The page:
The Student Government Senate voted to continue the impeachment process of Chief Justice Sarah Heikkinen on two charges at a Senate meeting Tuesday after a review of recommendations in the Senate Impeachment Committee’s final report.
The first charge for impeachment involved a six-day January trip to Washington, D.C., taken by Heikkinen as well as seven justices and the clerk of the court.
The expense report for the trip states that it cost $3,500.42. The price included lodging, airfare, baggage fees and transportation expenses.
In reflection papers submitted to SG advisor Gary Manka, Heikkinen stated that the purpose of the trip was to visit American University, Georgetown University, Washington University and the U.S. Supreme Court. The only evidence provided for the students’ visits to these locations was a flier from Georgetown University.
The final committee report stated that the academic objective of the visit was to study the Academic Integrity Programs at these universities with an eye toward possibly incorporating such programs at USF.
The articles of impeachment, brought forward by Attorney General Cordell Chavis, claimed the trip had little to do with SG.
However, the Senate Impeachment Committee ruled this charge invalid, since the Academic Integrity Program is an actively pursued initiative of the court.
The charge also claimed that the real purpose of the trip, originally scheduled for Spring Break, was for SG members to attend the presidential inauguration.
Hassouneh said that during the interview, Heikkinen claimed the reason for rescheduling and lengthening the trip was to make it “more feasible” and “cheaper.”
The Senate Impeachment Committee concluded that this was not proper justification for the date change and extension.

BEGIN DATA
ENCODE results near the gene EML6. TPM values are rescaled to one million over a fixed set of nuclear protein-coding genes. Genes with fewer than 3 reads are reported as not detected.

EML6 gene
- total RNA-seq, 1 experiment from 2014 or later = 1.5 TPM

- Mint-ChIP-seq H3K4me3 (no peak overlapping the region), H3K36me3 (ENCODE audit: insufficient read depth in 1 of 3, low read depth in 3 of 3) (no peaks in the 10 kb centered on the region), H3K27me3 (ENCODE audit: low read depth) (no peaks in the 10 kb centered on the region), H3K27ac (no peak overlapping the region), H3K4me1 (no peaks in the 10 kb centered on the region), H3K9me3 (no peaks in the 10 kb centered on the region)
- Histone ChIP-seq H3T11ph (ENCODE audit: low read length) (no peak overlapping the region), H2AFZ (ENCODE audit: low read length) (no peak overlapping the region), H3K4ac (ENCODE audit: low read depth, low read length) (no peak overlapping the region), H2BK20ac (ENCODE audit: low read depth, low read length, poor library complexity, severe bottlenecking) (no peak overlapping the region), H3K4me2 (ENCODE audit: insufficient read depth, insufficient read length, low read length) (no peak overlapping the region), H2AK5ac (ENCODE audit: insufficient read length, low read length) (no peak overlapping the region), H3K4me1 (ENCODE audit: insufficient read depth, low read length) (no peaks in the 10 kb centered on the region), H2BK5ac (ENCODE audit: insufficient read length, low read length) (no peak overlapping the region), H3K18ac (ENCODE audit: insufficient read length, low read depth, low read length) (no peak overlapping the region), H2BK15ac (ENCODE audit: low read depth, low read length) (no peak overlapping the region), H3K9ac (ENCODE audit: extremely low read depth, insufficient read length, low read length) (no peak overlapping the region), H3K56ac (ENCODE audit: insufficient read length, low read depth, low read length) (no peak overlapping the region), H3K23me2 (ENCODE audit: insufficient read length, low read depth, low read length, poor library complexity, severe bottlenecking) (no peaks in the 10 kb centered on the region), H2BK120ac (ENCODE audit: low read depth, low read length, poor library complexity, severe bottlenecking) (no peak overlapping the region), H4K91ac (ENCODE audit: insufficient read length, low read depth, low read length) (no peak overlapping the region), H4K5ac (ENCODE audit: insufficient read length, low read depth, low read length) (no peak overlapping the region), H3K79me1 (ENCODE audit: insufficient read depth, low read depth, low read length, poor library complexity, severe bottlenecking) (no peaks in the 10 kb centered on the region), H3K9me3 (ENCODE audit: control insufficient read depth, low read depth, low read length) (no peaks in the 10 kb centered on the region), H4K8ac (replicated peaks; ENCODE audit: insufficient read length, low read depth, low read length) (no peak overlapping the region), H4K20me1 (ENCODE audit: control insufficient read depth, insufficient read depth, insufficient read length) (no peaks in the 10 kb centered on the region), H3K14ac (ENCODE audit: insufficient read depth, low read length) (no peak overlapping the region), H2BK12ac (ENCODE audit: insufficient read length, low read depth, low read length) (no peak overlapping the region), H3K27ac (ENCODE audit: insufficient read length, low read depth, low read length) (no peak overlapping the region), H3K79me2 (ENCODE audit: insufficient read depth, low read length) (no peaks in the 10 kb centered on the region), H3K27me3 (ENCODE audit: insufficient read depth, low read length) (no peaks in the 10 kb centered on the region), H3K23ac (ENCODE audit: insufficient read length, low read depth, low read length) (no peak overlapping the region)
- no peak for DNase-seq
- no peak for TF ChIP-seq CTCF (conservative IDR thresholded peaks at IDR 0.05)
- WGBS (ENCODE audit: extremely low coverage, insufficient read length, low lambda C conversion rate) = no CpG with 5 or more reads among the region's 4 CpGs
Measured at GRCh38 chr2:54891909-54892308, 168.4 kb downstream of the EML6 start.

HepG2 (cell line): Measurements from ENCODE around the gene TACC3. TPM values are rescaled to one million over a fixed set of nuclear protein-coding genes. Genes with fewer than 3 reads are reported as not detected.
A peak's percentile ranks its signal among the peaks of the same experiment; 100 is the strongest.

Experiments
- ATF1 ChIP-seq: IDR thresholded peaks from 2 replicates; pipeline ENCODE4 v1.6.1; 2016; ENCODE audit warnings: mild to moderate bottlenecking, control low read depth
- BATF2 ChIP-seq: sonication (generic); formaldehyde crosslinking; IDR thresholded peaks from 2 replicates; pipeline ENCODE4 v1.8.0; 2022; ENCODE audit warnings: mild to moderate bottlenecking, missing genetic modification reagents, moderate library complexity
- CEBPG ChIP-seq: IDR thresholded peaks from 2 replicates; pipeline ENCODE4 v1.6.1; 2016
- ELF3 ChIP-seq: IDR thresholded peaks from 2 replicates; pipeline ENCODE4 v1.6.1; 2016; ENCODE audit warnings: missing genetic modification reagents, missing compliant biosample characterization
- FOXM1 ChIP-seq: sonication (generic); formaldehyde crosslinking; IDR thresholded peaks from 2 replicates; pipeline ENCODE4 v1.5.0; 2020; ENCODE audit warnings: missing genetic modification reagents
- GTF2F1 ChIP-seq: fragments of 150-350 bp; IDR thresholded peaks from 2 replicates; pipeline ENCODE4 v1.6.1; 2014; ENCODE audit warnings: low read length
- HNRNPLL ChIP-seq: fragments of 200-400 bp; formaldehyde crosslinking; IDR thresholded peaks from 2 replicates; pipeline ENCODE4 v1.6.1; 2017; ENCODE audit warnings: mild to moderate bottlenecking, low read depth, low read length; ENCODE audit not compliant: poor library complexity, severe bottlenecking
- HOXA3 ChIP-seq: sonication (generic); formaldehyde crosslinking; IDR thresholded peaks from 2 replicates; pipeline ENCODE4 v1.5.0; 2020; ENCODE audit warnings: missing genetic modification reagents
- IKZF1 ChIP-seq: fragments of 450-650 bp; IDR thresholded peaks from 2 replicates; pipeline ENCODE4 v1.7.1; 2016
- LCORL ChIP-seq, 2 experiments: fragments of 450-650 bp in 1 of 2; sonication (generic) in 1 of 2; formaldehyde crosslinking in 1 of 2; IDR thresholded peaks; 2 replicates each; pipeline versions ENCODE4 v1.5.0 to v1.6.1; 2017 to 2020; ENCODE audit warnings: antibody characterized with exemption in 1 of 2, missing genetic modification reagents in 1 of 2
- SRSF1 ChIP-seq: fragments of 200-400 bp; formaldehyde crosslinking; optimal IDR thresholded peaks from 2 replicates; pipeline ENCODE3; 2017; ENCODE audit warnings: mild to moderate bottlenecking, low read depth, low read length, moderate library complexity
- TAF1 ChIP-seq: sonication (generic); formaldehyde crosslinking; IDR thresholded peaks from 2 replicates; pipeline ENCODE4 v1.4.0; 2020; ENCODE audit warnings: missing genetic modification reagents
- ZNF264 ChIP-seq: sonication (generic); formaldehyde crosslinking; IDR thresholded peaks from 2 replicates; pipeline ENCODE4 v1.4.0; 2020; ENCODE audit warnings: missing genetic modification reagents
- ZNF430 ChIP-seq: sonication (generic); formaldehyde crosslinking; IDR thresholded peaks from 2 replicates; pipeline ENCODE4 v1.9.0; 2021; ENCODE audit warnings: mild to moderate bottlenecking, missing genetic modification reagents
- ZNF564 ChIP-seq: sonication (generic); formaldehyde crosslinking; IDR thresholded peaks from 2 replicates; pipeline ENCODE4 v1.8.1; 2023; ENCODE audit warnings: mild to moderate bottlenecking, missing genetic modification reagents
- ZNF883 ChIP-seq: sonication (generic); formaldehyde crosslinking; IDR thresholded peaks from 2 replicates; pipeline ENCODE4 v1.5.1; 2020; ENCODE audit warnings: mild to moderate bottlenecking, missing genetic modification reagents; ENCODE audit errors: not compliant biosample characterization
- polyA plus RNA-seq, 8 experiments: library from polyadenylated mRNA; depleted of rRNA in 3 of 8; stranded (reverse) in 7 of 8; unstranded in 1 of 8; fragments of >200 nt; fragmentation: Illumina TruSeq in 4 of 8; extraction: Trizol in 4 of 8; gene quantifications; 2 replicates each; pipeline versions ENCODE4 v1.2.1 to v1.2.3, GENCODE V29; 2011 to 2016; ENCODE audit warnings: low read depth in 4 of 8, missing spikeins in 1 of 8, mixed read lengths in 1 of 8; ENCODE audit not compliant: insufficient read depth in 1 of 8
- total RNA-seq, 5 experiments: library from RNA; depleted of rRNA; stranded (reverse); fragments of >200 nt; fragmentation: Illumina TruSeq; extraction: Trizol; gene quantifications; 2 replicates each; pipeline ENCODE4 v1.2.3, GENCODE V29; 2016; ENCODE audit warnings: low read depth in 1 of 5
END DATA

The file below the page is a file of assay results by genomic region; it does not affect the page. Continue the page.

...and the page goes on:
Moreover, on the travel itinerary for the trip, Jan. 20 — the date of the inauguration — was left blank, despite expenses that were funded in part by student A& S fees.
The Senate Impeachment Committee recommended impeachment based on this charge of misfeasance, or the performance of a lawful action in an illegal manner or with an improper motive.
The second charge against Heikkinen concerned her alleged refusal to recuse herself from a court case about which she had expressed bias.
The case in question concerned students’ failure to follow the Election Rules Committee (ERC) application process.
Since Heikkinen voiced her opinion on the ERC in an e-mail and proceeded to participate in a trial involving the ERC, the Senate Impeachment Committee concluded she acted in a biased manner and recommended impeachment based on this charge of malfeasance.
Three other charges against Heikkinen were dismissed by the Senate, following Senate Impeachment Committee recommendations.
The dismissed charges included Heikkinnen’s alleged failure in her role as an accountable officer of the Judicial Branch, a charge of violation of Florida and SG Sunshine Laws after she held a meeting of the court without public notification, and her possible violation of the Court’s Rules of Procedure by not publishing the majority opinion of the court in a timely manner.
The majority opinion of the court was published March 12, within one calendar week of the hearing date in accordance with SG Statutes.
The charges will soon be reviewed by a judicial review committee, for which half the members will be appointed by student body president Greg Morgan and the other half by Senate president Juan Soltero.
The committee will decide whether to remove Heikkinen from her position as chief justice.
After the impeachment vote, Heikkinen declined comment.